Fulcrum for the weight-levers for the rolls of spinning-frames
US 419611 A
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J. F. MGGRATH. PULGRUM FOR THE WEIGHT LEVERS FOR THE ROLLS OF I SPINNING FRAMES.
No. 419,611. Patented Jan. 14, 1890'.
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UNITED STATES PATE T OFFICE.
JOHN F. MOGRATH, OF 'IAUNTON, MASSACHUSETTS.
FULCRUM FOR THE WEIGHT-LEVERS FOR THE ROLLS 0F SPINNING-FRAMES.
SPECIFICATION forming part of Letters Patent No. 419,611, dated January 14, 189( Application filed November 6,1889. Serial No. 329,446. (No model.)
To all whom, it may concern:
Be it known that 1, JOHN F. MOGRATH, a citizen of the United States, residing at Taunton,in the county of Bristol and State of Massachusetts, have invented an Improved Fulcrum for the lVeight-Levers for the Rolls of Spinning-Frames; and I do hereby declare that the following is a full, clear, and exact description of the same, reference being had to the annexed drawings, making a part of this specification, and to the letters of reference marked thereon.
This invention hasrelation to'that class of lever-screws which are employed for holding and adjusting weight-levers of the rolls of spinning-machines; and the object thereof is to provide a simple and cheap device for the same.
The novelty in the present instance resides in the peculiarities of construction and the combinations, arrangement, and adaptation of parts, all as more fully hereinafter described, shown in the drawings, and then particularly pointed out in the appended claims.
The invention is clearly illustrated in the accompanying drawings, which, .with the letters of reference marked thereon, form a part of this specification, and in which- Figure 1 is a side elevation showing the position of the screw in part of aframe, which is sectioned for greater convenience in showing parts. Fig. 2 is aside elevation of the screw, showing nut B in section. Fig. 3 shows not B with the groove in the exterior of the nut. Fig. 4 shows collar 0, which consists of a split ring.
Referring now to the details of the drawings by letter, a designates the slot, formed to engage the hooked end of the weight-lever (not shown) in the usual manner. The Wire port-ion or stem of the screw below the slotted portion is threaded, as at (L to engage or connect in the thread of nut B, said nut being threaded through the center to engage the thread a of the stem, the nut B being set in the beam or frame F, and having a flange b to keep the nut B from coming through, the nut being held by a collar or split ring 0, so it can be turned to raise or lower the weightlever. (Not shown.) Collar or split ring 0 is held on nut B by a circumferential groove 71 on nut B, into which it fits, the nut being formed at its upper end with a polygonal portion I), adapted to receive a wrench or other suitable tool by which it may be turned. The portion of the nut between the flange b and the port-ion b is formed with a circumferential groove 1', round or square, to receive the collar or split ring ,0, to keep the polygonal portion above the beam and the nut in place.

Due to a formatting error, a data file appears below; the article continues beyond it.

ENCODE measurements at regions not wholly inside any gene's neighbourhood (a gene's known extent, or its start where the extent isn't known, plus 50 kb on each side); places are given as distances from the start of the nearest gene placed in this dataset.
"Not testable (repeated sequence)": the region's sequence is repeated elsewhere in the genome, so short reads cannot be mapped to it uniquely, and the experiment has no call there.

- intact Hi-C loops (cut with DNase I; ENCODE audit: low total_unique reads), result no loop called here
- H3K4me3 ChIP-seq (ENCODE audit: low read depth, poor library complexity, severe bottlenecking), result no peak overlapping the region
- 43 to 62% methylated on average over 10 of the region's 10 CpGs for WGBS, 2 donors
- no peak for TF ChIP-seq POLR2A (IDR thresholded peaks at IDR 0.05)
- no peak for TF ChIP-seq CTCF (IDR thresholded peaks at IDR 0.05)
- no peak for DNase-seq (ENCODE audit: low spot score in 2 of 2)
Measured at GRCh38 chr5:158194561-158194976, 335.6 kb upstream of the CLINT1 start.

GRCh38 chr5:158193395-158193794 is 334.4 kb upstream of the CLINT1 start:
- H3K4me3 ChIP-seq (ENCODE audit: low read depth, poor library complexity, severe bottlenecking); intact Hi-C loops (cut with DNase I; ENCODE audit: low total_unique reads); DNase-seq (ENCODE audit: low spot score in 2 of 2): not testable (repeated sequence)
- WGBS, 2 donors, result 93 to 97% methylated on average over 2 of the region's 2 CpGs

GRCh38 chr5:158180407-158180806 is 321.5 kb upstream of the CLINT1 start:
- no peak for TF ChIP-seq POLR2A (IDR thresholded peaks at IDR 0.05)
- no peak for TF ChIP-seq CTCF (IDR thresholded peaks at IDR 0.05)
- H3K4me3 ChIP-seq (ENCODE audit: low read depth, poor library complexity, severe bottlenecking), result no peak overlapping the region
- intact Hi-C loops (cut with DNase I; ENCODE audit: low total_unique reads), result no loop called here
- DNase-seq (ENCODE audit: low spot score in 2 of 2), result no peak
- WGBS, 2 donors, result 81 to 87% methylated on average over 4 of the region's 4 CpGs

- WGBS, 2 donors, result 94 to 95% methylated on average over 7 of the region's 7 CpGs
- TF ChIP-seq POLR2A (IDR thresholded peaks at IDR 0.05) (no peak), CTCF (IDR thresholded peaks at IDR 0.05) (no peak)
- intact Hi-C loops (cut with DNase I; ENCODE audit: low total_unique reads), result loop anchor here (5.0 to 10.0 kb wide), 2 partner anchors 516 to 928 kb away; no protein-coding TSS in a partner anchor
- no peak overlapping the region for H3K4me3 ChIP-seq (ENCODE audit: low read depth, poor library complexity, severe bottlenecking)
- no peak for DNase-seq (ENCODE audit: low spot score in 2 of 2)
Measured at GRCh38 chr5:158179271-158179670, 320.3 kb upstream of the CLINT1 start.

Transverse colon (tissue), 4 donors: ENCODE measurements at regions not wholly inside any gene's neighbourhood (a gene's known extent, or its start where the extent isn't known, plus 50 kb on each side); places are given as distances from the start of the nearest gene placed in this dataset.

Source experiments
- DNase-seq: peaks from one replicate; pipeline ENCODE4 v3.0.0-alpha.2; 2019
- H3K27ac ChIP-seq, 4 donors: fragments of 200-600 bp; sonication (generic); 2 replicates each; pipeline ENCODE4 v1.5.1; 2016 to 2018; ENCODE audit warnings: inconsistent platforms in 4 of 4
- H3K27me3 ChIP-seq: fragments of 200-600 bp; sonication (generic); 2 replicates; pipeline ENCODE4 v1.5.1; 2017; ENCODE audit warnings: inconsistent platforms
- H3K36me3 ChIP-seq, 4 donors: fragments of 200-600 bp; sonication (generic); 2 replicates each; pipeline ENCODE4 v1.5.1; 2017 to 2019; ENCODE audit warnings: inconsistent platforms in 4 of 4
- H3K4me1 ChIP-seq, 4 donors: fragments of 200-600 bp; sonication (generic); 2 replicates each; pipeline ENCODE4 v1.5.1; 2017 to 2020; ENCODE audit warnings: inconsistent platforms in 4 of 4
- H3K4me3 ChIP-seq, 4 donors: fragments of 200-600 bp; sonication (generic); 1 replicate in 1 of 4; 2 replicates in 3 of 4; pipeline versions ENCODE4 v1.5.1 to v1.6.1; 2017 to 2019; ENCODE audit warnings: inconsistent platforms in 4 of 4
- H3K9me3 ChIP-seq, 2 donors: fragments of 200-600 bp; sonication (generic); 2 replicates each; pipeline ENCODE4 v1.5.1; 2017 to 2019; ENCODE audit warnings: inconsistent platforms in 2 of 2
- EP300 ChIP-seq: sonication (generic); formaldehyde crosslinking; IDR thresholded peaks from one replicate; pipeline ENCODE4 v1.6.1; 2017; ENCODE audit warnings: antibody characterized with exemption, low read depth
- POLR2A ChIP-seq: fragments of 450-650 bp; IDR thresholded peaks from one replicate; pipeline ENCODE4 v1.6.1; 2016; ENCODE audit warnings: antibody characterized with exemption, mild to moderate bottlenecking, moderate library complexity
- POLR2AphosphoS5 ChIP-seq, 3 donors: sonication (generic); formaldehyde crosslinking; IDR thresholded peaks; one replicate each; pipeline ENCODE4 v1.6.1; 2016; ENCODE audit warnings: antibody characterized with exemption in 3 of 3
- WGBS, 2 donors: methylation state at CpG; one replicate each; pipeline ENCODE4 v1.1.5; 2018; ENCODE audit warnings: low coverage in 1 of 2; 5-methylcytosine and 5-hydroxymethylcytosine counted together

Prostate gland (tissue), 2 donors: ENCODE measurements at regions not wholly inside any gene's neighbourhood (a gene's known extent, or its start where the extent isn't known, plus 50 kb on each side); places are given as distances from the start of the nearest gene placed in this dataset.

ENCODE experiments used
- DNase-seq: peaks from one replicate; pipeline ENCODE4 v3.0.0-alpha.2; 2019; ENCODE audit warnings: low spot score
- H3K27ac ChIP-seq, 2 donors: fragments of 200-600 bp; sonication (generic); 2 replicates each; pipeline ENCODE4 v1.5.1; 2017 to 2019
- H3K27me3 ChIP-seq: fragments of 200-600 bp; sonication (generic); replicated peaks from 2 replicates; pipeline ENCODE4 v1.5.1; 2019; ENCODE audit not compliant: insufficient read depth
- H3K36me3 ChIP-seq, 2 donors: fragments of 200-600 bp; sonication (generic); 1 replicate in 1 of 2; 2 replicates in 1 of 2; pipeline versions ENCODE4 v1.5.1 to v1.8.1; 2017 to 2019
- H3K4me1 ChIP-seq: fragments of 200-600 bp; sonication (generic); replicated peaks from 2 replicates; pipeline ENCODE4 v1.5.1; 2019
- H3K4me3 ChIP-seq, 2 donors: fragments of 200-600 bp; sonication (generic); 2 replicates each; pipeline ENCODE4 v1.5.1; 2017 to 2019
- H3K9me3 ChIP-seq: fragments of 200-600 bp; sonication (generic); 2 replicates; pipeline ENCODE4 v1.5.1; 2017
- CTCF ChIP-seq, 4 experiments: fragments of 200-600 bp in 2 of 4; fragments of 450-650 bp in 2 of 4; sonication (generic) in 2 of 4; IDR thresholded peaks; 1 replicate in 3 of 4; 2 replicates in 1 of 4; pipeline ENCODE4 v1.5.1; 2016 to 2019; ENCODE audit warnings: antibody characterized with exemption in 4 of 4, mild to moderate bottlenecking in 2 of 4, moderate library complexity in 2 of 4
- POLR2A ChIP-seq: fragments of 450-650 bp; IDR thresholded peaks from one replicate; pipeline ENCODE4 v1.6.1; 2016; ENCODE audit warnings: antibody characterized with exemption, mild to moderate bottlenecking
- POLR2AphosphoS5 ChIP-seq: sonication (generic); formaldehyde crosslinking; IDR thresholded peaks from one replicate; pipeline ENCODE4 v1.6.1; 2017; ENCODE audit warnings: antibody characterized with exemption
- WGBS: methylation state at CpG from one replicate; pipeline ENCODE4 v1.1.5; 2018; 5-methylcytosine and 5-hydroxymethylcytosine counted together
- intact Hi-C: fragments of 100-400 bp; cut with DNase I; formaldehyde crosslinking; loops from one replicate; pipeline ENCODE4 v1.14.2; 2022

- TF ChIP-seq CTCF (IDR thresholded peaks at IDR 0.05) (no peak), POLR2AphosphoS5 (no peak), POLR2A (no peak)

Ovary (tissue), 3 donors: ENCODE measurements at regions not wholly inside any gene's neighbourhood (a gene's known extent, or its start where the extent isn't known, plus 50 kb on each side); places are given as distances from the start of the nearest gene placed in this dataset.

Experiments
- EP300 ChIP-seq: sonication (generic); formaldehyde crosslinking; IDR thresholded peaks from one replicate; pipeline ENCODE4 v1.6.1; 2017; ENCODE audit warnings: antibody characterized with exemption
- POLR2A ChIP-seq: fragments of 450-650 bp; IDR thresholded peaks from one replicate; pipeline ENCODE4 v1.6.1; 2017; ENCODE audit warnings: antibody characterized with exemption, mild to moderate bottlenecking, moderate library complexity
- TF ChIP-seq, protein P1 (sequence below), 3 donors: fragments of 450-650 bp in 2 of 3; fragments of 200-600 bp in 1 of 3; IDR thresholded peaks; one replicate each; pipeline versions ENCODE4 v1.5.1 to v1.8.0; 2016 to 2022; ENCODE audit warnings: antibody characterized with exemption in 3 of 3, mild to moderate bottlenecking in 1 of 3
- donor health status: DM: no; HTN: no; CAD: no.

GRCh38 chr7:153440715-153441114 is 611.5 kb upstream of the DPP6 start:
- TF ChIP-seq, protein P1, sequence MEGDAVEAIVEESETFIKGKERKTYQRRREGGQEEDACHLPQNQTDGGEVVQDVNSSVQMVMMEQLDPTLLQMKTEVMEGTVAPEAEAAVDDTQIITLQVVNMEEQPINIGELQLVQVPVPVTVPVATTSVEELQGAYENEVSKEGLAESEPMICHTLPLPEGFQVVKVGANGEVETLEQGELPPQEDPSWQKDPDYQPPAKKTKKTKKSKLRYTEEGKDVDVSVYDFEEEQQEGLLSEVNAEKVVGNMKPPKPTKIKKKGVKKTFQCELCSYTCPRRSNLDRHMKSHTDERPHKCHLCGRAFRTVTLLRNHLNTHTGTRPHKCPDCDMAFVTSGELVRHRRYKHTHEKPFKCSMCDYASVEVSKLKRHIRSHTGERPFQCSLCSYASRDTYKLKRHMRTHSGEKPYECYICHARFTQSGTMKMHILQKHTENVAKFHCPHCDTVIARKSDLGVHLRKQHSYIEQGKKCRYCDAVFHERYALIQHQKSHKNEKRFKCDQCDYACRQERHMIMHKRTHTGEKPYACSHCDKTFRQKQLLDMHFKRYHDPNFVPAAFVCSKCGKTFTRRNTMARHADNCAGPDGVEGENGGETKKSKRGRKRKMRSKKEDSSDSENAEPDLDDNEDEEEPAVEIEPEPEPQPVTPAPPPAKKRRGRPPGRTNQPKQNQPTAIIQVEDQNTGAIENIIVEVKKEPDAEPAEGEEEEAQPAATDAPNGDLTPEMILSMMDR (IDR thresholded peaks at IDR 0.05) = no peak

To secure the two parts together it is only necessary to place the nut in the beam or frame, spring on the collar or split ring, and turn the threaded and slotted wire to connect with the threaded nut. The threads of the two parts will lock with each other and prevent separation of the parts, and yet allow of free movement of the parts on each other, forming a threaded connection.
By the above construction I provide a cheap and simple device for the purpose set forth, which requires no special adaptation of the head of the nut other than forming the groove therein, as shown.
The parts may be readily put together or detached when desired.
The threaded and slotted wire bolt is made of wire of any metal, wrought-iron being preferred, and the slot is formed by bending the wire around a former made in the shape of the slot, the nut being made of cast-iron, preferably, making a very cheap article.
In other constructions of this class of devices there is considerable time, labor, and expense involved in tapping the beam or frame to connect the threaded shank. In this respect my construction offers a decided advantage over prior constructions, inasmuch as there is no tapping necessary in the beam, the latter being formed with a clearance-hole, which is countersunk or counterbored at the under side to allow the flange of the nut to have a true bearing, or it could be used without.
By my construction I can produce a better article-more readily put together, more satisfactory in results, and less liable to become separatedat less than one-half the cost of any prior construction.
hat I claim is- 1. The combination of a nut having a poly onal portion and a flange to keep said nut in the beam, and eXt-eriorly grooved as described, with a ring split so as to spring into the groove of said nut to keep the polygonal portion in position to be turned and a screw having a lygonal portion, a flange below said portion, wire top portion formed with a slot and a and a groove between the flange and polygostem or bottom portion formed with a thread, nal portion with a collaror split ring" formed as shown and described. with an opening", as shown, to engage and 5 2. The combination of a nut threaded hold the same on said nut as is set forth and 15 through the center and provided with a flan v described.
with the screw formed with its upper portion JOHN F. DICGRATIT. slotted and held in the said nut, subs! antially \Vitnesses: as shown and described. ELISHA 'l. JACKSON,
10 The combination of a nut having a po- JAMES l3. CROSSMAN.